NLU is the post-processing of text, after the use of NLP algorithms (identifying parts-of-speech, etc.), that utilizes context from recognition devices (automatic speech recognition [ASR], vision recognition, last conversation, misrecognized words from ASR, personalized profiles, microphone proximity etc.), in all of its forms, to discern meaning of fragmented and run-on sentences to execute an intent from typically voice commands. NLU has an ontology around the particular product vertical that is used to figure out the probability of some intent. An NLU has a defined list of known intents that derives the message payload from designated contextual information recognition sources. The NLU will provide back multiple message outputs to separate services (software) or resources (hardware) from a single derived intent (response to voice command initiator with visual sentence (shown or spoken) and transformed voice command message too different output messages to be consumed for M2M communications and actions) Natural-language understanding | Wikipedia

NLU uses algorithms to reduce human speech into a structured ontology. Then AI algorithms detect such things as intent, timing, locations, and sentiments. ... Natural language understanding is the first step in many processes, such as categorizing text, gathering news, archiving individual pieces of text, and, on a larger scale, analyzing content. Real-world examples of NLU range from small tasks like issuing short commands based on comprehending text to some small degree, like rerouting an email to the right person based on basic syntax and a decently-sized lexicon. Much more complex endeavors might be fully comprehending news articles or shades of meaning within poetry or novels. NLP vs. NLU: from Understanding a Language to Its Processing | Sciforce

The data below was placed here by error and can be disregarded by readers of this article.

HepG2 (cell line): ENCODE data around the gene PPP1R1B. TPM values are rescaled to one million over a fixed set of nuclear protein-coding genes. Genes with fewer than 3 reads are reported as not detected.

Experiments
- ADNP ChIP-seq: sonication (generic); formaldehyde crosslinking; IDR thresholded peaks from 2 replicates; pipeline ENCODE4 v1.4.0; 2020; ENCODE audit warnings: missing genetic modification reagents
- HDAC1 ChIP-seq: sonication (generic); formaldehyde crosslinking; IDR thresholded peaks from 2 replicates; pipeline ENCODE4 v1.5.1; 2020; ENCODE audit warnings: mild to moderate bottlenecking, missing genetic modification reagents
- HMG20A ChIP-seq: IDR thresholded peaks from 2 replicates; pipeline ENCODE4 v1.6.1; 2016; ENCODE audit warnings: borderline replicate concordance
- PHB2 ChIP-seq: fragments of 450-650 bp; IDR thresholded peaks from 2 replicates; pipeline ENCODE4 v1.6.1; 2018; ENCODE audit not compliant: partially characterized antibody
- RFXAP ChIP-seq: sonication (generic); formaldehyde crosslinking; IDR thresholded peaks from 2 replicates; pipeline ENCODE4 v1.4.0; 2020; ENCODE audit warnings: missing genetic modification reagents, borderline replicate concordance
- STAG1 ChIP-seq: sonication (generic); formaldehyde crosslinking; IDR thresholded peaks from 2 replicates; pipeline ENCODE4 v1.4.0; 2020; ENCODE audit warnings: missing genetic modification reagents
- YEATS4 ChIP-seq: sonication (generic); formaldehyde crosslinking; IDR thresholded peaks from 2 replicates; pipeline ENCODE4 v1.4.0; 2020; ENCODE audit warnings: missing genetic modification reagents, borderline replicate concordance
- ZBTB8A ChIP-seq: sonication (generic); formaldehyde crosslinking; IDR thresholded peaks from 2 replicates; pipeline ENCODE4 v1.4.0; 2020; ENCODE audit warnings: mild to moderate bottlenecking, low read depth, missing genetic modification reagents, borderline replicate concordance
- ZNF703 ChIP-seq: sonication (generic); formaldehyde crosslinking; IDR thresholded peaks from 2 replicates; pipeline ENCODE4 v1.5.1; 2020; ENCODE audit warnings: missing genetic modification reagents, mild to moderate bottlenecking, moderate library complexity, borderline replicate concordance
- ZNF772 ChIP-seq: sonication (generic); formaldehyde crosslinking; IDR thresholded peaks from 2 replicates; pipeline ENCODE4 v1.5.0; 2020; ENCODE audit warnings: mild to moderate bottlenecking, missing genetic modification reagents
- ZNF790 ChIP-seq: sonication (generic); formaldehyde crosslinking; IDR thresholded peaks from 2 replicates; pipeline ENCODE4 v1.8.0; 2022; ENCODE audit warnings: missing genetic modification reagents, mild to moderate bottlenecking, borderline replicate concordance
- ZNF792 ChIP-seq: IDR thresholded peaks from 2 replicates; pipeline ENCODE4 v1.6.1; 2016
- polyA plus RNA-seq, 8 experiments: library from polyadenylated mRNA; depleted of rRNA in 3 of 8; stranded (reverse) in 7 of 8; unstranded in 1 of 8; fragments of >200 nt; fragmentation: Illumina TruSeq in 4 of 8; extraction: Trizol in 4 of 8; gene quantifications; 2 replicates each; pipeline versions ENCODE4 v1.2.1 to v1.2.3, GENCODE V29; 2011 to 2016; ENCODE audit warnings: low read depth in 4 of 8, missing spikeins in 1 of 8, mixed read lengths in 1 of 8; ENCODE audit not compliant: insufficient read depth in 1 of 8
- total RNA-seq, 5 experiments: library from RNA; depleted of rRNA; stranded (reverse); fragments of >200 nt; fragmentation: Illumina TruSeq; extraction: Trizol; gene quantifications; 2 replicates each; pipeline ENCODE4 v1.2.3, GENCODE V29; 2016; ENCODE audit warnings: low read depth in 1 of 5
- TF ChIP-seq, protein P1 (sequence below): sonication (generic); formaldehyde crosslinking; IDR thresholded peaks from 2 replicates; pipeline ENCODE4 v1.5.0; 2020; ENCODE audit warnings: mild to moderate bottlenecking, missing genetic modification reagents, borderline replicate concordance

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Image Source: Understanding Natural Language Understanding | Bill MacCartney

Managed Vocabularies

Datasets

Corpora

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A corpus (plural corpora) or text corpus is a large and structured set of texts (nowadays usually electronically stored and processed). In corpus linguistics, they are used to do statistical analysis and hypothesis testing, checking occurrences or validating linguistic rules within a specific language territory.

Ontology

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(aka knowledge graph) can incorporate computable descriptions that can bring insight in a wide set of compelling applications including more precise knowledge capture, semantic data integration, sophisticated query answering, and powerful association mining - thereby delivering key value for health care and the life sciences.

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Taxonomy

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The practice and science of classification of things or concepts, including the principles that underlie such classification.

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Natural Language Inference (NLI) and Recognizing Textual Entailment (RTE)

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Identifying whether one piece of text can be plausibly inferred from another - automatic acquisition of paraphrases, lexical semantic relationships, inference methods, knowledge representations for applications such as question answering, information extraction and summarization.

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Semantic Role Labeling (SRL)

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identifies shallow semantic information in a given sentence. The tool labels verb-argument structure, identifying who did what to whom by assigning roles that indicate the agent, patient, and theme of each verb to constituents of the sentence representing entities related by the verb.

Deep Learning Algorithms

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Capabilities

Summarization

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Sentiment Analysis

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Wikifier

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Sapir Whorf Hypothesis - How language shapes the way we think

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Workbench / Pipeline